CWTA President Robert Ghiz: Opening Statement to Senate Transportation and Communications Committee on Bill S-242 (en anglais seulement)

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Robert Ghiz, CWTA President & CEO
Opening Statement:
Standing Senate Committee on Transport and Communication on Bill S-242, An Act to amend the Radiocommunication Act

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Tuesday, March 7, 2023
9:00 to 10:00 a.m. Eastern

Good morning. My name is Robert Ghiz. I am President and CEO of the Canadian Wireless Telecommunications Association. Joining me today is CWTA’s Senior Vice President, Eric Smith.

CWTA is an industry association representing companies that provide services and products across the wireless communications sector in Canada, including facilities-based mobile wireless network operators and equipment vendors. We appreciate the opportunity to discuss Bill S-242. Before commenting on the Bill, I’d like to briefly discuss the state of mobile wireless communications in Canada.

Despite the challenges of deploying wireless networks in Canada, such as higher building costs, large geography, harsh terrain, and low population density, Canadians enjoy some of the best mobile wireless services in the world. Reports from the two leading independent mobile network analytics companies show that Canada has among the fastest mobile networks in the world and the fastest of any G7 country. Consulting firm PwC has also rated Canada number one among G20 countries in its Mobile Quality Index, which compares countries on network speed, availability, and video experience.

But we are not just concerned with performance. Equally important is coverage. As a result of the billions of dollars invested in capital expenditures and spectrum by our members, the CRTC reports that 99% of Canadians have access to the latest generally deployed mobile wireless technology, known as LTE, and that the wireless industry is on target to provide coverage to 100% of the population by 2026.

This brings me to Bill S-242. While we share the goal of connecting every Canadian, this Bill will not help achieve this objective. In fact, it could have the opposite effect.

The Bill seeks to impose a one-size fits all spectrum deployment requirement. As officials from ISED previously testified to this Committee, the regulation of spectrum is not a one-size-fits-all process. To achieve its policy objectives, the department requires a flexible framework that allows it to tailor its processes and spectrum licensing conditions to suit the unique characteristics of the spectrum band being licensed and its proposed use. A one-size-fits-all requirement will limit the department’s ability to do so and risk undermining the department’s and industry’s shared goal of improving network quality and coverage. For example, if the deployment target is unachievable in a particular area, it is unlikely that anyone will bid on the spectrum. If the deployment conditions are achievable by only a few service providers, the department’s goal of enabling small and regional service providers to participate in the licensing process is undermined.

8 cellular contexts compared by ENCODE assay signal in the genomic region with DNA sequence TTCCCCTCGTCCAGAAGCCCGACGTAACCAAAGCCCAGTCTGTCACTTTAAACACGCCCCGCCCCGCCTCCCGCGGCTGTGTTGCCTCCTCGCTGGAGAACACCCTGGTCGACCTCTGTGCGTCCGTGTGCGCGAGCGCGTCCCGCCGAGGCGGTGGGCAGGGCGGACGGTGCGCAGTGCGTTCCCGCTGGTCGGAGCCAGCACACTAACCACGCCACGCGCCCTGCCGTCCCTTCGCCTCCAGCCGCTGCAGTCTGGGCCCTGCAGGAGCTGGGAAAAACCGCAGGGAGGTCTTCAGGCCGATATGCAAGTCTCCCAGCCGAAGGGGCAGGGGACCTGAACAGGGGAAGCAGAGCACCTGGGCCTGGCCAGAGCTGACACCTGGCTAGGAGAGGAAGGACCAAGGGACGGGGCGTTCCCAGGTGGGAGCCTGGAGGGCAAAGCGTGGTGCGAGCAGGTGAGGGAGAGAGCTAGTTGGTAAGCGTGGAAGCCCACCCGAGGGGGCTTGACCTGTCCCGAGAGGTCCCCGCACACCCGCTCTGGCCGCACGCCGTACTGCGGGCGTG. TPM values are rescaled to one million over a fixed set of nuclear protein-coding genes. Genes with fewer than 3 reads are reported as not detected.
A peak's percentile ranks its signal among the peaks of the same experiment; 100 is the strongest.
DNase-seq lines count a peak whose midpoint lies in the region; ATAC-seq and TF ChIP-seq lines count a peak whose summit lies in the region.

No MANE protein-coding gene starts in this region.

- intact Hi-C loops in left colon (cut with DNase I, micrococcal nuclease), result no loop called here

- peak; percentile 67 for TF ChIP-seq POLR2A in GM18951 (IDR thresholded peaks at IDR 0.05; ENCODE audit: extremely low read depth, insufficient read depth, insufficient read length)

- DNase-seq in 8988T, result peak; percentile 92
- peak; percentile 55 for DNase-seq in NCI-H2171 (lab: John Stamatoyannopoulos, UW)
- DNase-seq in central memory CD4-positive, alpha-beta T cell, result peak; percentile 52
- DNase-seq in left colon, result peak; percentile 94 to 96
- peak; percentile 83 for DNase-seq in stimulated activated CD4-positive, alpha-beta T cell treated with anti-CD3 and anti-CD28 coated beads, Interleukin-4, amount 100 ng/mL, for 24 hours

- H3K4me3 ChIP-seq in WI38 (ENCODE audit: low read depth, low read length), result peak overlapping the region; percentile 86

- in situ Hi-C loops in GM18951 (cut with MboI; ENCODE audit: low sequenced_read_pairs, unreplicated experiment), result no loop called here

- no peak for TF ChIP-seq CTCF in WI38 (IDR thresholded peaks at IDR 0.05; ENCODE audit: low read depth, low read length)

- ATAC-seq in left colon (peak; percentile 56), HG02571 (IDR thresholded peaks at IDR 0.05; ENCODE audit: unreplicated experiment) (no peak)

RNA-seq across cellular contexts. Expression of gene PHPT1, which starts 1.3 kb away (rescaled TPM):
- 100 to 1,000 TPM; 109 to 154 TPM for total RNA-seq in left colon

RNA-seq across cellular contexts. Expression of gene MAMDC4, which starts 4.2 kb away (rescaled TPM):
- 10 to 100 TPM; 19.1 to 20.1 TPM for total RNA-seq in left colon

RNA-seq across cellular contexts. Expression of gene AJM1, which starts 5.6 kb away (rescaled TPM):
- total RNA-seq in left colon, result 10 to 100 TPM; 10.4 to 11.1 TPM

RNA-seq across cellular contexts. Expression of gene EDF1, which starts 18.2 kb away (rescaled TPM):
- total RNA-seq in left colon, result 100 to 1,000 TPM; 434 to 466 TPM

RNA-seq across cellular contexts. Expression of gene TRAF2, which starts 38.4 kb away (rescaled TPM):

As the representatives from ISED testified, deployment targets should be ambitious but achievable for all providers. What is considered ambitious but achievable varies depending on the specific spectrum band and its intended use, and a variety of other factors. Some have expressed concerns that the deployment targets set by ISED are not ambitious enough. We respectfully disagree.

In recent years, ISED has been aggressively advancing a “use it or lose it” approach to spectrum. In 2021, ISED auctioned licenses to the highly coveted 3500 MHz spectrum band, which includes, in some licensed areas, a requirement to utilize the spectrum to provide services to 90% of population within five years, and 95% within seven years. The deployment conditions for the 3800 MHz spectrum that will be auctioned later this year are very similar. Global telecom consultancy Analysys Mason has called these deployment requirements the second most stringent among 24 comparable countries it surveyed.

ISED has also recently issued several decisions and launched consultations aimed at improving spectrum access for rural and remote connectivity. The aggressive deployment conditions established in recent spectrum auctions together with these recent decisions and consultations are a clear indication that ISED has made spectrum deployment a top priority. They have done so by carefully considering each issue and tailoring a response that it thinks will best achieve the desired outcome.

Bill S-242 would severely limit ISED’s ability to create tailored solutions to complex issues. It would also risk undermining the goal of enhancing spectrum deployment, the opposite of the Bill’s objective.

As I stated earlier, we share the goal of expanding and enhancing connectivity, but, with respect, we do not think that Bill S-242 will help do so. Mr. Chair, thank you for giving me the opportunity to speak to you about this important topic. My colleague and I are happy to take your questions.

– End of Remarks –